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Text and photos by Nick Baker, unless credited to others.
Copyright ゥ Ecology Asia 2024



Pacific Dtella

Fig 1

Fig 2

Fig 3

Fig 4

Fig 5


Species : Gehyra oceanica
Size (snout to vent) : up to 8.4 cm
Size (total length) : up to 17 cm

The Pacific Dtella is a widespread species of four-clawed gecko, which inhabits forest, forest-edge, gardens and human dwellings mainly on small islands. 

The name 'dtella' is pronounced 'della'; the word is believed to derive from an Australian aboriginal language (many other species of dtella occur in Australia).

Its body is broad and stout, and its head is large. Its eyes are large, with vertical pupils. The tail is very thick, segmented and tapers slowly to a blunt tip. Its limbs are thick and muscular, and its toes are broad and flattened, with sharp claws. As is typical of the genus Gehyra, the innermost toe lacks an obvious claw.

Its colour typically ranges from grey or greyish brown, to olive green, although other colour forms may occur. Included here is a yellow example from the Cook Islands.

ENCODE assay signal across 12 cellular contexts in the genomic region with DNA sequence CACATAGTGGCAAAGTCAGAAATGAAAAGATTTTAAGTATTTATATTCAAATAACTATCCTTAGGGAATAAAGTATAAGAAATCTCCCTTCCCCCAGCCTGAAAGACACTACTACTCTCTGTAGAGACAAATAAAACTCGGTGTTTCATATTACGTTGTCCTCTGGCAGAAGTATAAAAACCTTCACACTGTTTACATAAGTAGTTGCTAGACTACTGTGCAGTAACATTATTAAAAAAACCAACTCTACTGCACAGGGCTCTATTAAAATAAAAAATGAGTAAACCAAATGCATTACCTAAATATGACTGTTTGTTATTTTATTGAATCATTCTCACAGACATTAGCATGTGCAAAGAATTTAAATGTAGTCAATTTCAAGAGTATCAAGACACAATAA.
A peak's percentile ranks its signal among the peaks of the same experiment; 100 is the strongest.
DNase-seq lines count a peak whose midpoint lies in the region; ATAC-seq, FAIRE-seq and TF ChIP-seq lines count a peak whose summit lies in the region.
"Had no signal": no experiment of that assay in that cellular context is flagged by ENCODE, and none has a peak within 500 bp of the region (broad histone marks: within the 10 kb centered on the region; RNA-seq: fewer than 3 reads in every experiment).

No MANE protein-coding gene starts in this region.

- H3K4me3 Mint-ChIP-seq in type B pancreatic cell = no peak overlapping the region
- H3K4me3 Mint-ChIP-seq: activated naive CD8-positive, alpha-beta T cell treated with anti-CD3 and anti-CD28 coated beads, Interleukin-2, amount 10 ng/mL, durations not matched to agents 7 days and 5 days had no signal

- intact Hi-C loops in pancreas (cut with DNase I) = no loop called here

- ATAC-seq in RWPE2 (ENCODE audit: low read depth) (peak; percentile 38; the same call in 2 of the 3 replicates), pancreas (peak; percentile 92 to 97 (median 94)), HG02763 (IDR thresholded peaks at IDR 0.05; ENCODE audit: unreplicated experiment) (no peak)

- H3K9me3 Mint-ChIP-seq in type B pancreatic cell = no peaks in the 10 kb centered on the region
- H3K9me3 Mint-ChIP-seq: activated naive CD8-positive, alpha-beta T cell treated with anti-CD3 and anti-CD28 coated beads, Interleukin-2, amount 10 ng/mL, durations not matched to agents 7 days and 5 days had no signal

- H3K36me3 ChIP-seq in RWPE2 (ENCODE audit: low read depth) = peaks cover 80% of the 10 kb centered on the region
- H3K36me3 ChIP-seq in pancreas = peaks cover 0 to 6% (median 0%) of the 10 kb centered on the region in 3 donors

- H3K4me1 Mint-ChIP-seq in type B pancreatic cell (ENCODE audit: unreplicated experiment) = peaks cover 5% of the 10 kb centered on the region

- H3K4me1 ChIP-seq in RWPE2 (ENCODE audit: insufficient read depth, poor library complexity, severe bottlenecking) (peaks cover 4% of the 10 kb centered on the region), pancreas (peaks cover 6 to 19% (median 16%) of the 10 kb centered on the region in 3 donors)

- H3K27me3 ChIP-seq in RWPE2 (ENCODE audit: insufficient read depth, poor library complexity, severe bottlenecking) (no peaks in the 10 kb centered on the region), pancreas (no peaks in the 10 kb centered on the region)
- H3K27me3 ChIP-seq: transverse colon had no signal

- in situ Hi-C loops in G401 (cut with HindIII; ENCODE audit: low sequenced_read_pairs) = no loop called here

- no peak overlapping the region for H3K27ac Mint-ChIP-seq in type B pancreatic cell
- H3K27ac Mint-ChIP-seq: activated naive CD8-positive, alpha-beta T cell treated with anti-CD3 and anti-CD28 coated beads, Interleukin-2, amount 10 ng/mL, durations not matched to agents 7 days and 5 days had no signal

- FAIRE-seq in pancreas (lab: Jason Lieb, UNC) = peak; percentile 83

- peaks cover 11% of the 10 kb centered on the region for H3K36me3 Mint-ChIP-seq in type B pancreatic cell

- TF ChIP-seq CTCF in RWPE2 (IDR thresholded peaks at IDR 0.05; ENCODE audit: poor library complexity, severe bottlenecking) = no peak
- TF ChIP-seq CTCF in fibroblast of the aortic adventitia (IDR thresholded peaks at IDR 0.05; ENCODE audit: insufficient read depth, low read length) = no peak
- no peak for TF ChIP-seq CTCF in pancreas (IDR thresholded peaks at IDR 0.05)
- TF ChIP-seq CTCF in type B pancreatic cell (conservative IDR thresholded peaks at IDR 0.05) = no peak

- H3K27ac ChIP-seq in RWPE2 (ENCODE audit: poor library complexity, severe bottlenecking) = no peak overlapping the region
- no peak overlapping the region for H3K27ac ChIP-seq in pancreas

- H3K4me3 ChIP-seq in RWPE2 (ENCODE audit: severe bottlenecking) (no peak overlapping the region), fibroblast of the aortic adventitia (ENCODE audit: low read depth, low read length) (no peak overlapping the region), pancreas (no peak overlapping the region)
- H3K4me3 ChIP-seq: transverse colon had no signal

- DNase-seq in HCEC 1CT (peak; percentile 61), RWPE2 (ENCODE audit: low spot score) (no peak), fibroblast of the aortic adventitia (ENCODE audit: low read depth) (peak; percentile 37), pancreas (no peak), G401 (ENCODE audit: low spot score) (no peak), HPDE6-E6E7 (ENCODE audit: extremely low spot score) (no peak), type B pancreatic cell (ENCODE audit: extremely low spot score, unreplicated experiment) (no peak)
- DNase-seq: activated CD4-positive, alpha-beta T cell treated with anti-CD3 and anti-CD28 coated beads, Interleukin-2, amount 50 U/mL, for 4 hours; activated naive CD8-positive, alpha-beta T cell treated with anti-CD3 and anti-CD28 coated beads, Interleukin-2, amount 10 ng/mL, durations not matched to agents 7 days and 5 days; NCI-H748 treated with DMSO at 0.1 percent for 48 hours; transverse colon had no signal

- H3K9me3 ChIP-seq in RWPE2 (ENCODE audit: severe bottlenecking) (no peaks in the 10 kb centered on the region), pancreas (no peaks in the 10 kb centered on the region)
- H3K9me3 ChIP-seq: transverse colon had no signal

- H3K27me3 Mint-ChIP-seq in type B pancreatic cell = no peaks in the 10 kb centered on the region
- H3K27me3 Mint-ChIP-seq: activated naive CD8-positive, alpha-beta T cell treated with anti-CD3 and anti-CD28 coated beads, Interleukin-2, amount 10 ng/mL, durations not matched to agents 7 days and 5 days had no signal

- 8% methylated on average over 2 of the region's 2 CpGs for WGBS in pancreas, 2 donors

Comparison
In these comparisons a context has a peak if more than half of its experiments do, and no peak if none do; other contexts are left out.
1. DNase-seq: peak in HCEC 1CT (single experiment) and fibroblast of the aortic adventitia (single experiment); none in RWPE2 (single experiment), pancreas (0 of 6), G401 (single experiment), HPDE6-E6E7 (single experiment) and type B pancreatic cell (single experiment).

Typically there is a pale stripe extending from the snout, through the eye to the neck. Some specimens exhibit dark, zig-zag bars on the body and tail.

This large gecko feeds on insects and small vertebrates, including other geckos. Its eggs are typically laid in pairs, and generally in favoured, communal locations which may have more than a hundred eggs incubating at any one time (Zug, 2013).

Within Southeast Asia the species is recorded from the island of Halmahera in North Maluku Province, Indonesia. In the western and central  Pacific Ocean it occurs on many island groups in Polynesia, Micronesia and Melanesia, including New Guinea.

Figs 1 to 4 : Specimens from Rarotonga, Cook Islands, where a range of body colour and patterning are evident.

Fig 5 : Close-up of a hind foot, showing the absence of an obvious claw on the smallest and innermost digit.

References : H17